State of the RP: I sometimes play Dead End at The Wake. Fellow Transformers fans may remember that I used to write Stunticon fanfiction; I still like the crazy boys. I've also tried my hand at playing Hellbender again at Cyberformed, but I'm just not feeling him. He played best off Becky's Hook and Ladyboss's Shockwave, and it's not the same without them. Fortunately, Cyberformed has almost no AC, so I can just coast until I get sorted out.

Writing: I haven't been. Perhaps I should set my computer up to boot to Linux first, instead of Windows, as Linux-side is where I keep my manuscripts. Windows is where the games dwell. When I get back to writing, Starscream is still waiting for me to continue "Spearmaker". Certain original characters are waiting in the wings, as well--Shani the Nubian would like me to recount her adventures across the ancient Hellenic world. She'd also like me to figure out a true Nubian name for her, instead of random Swahili, and change the name of that idiot Greek merchant she travels with. Characters can be so picky! I've also got villains who want me to put them in stories, but they do need me to find heroes to stand against them. (Seth Kane insists he makes a fine villain protagonist and his enemy is worse; I'm like, nooo... let's find a real hero somewhere, then you can reluctantly help the hero by way of double-crossing your enemy. Also, let's pick a less-obvious nom de guerre. Seriously.)

Gaming: ooh, boy. I watch Direwolf20 videos, which get me fired up to play Minecraft, then go play Stardew Valley, which has eaten my evenings. Awesome game. It's also a relaxing contrast to the usual action/adventure MMORPGs I play. The little bit of combat is pretty simple, especially if you luck out like I did and get the Galaxy Sword right after repairing the bus. (Best weapon in the game, and I got a prismatic shard out of a geode from the quarry, right after it opened).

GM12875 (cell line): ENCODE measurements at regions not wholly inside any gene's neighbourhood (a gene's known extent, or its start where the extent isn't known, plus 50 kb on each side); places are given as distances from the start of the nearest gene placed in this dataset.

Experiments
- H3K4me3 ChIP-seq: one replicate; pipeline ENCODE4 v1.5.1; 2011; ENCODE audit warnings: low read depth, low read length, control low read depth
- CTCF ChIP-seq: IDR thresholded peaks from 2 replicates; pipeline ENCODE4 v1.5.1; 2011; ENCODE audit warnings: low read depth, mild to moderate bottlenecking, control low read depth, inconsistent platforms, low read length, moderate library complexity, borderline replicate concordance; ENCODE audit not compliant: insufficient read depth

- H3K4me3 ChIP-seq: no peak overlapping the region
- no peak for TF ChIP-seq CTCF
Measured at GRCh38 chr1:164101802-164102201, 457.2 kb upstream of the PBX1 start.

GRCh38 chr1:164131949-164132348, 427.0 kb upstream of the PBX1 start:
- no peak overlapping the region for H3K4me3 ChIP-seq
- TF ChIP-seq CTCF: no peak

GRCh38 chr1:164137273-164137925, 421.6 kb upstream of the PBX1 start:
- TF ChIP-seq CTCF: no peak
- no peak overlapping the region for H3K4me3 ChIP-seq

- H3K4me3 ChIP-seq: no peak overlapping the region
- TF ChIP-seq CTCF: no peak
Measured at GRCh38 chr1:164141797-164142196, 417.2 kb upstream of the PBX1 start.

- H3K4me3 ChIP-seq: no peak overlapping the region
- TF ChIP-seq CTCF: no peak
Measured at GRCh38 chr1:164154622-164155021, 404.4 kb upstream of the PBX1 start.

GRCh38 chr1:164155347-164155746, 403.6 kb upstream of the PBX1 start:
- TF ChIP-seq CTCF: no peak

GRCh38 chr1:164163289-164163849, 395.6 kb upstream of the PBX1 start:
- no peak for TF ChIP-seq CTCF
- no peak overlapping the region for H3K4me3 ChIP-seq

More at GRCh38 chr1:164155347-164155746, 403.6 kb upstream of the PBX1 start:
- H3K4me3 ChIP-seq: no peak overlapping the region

There's a new expansion out for the Everquest2 Time-locked Expansions server, Stormhold, where Steve & I play: The Shadow Odyssey. Early word is they actually got itemization, progression and balance right this time, so maybe more people will be happy. I just know that it opens up a bunch more furniture recipes that my carpenter needs to grind faction for--I like decorating, okay? I still need to get 2 of my big 4 crafters to cap and do their tradeskill epics. Not to mention work on leveling Sammie, my highest-level adventurer. And I have so many houses to decorate! Oh, and then there's the live server I still have characters on, and there's a new expansion, with more tradeskill stuff....

Becky & Tai are playing WoW, which has me somewhat interested. I at least installed the free Starter version and am playing around now and then with Bedywyr, a human warrior. It's deja vu all over again, because the last time I played 'free trial', I had a human character... and humans always start in Northshire/Goldshire. Same hand-holding quests. I would have been bored to tears (and briefly was), except that I finally figured out how to open my crafting menus and play around with crafting. Yay! I don't know that WoW-boy will get much play, because of so much to do in all my other games, but you never know.

I just finished re-reading Diasporah by W. R. Yates. As far as Google can tell me, it was the only book he ever wrote. My guess is it was his first novel, it tanked, and he either stopped writing, or wrote his 2nd novel under a different pseudonym. Sadly, it was not good. It was not as bad as a few published things I've seen, but it wasn't good. The author was way too fond of showing off all his world-building and research, and pacing suffered badly from it. Also, possibly because I had read it before, the "big reveal" at the end was quite obvious from all the clues dropped. Foreshadowing is normally good, so things don't come out of left field and make no sense, but when they make the climax of the story entirely predictable, that's not good. Finally, the author's pro-Israeli politics were downright anvillicious and character-distorting--all the Jewish characters are interesting, three-dimensional characters, Israel's massive paranoia and arm's race is entirely justified, and all their enemies are stereotypical anti-Semites or stock totalitarian thugs. Except for, of course, for the stereotypical Japanese who were allies. Boring. The author would have been better off taking some of the word-count devoted to the engineering of the Svengild and spending it on showing us in more detail why the U.N. was a ruthless dictatorship and why the French space cities were viciously anti-Semitic and actively trying to destroy the Israeli orbital city while the U.N. looked the other way. (The reasons were told in a few sparse lines somewhere mid-book--and since the virtual undeclared war by the French space cities drove the whole damn plot, a little more detail about the whys and wherefores might have been helpful.) All in all, it was a useful review of 'mistakes not to make in writing one's first novel'.

July 2017